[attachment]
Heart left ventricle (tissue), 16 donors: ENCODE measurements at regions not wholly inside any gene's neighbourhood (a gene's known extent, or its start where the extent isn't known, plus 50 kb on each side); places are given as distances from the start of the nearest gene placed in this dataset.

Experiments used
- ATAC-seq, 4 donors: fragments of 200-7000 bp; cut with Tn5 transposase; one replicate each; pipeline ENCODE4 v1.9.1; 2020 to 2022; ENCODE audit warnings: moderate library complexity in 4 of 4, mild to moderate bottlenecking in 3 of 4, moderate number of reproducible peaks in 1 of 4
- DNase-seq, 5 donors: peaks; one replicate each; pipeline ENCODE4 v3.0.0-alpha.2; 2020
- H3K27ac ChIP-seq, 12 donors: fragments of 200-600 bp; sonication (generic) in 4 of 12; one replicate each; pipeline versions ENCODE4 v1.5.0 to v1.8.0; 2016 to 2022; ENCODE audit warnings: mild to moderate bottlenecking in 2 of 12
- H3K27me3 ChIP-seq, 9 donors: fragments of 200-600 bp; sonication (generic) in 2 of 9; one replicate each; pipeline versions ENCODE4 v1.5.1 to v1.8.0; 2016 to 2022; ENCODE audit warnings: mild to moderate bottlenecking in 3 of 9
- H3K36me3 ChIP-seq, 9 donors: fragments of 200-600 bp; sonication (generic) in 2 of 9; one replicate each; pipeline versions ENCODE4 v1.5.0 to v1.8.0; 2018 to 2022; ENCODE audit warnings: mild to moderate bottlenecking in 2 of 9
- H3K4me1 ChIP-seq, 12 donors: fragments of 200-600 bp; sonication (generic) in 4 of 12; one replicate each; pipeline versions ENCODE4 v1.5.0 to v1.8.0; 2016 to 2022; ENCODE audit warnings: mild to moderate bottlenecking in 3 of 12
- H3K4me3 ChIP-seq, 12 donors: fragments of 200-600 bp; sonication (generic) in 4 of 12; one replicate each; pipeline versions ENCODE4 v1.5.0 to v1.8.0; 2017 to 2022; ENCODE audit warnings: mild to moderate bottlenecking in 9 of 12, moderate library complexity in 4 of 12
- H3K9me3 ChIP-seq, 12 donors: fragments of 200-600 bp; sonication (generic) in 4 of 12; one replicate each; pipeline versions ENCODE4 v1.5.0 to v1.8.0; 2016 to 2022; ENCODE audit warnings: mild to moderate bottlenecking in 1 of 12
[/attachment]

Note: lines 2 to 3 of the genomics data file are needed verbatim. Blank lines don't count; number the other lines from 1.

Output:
Experiments used
- ATAC-seq, 4 donors: fragments of 200-7000 bp; cut with Tn5 transposase; one replicate each; pipeline ENCODE4 v1.9.1; 2020 to 2022; ENCODE audit warnings: moderate library complexity in 4 of 4, mild to moderate bottlenecking in 3 of 4, moderate number of reproducible peaks in 1 of 4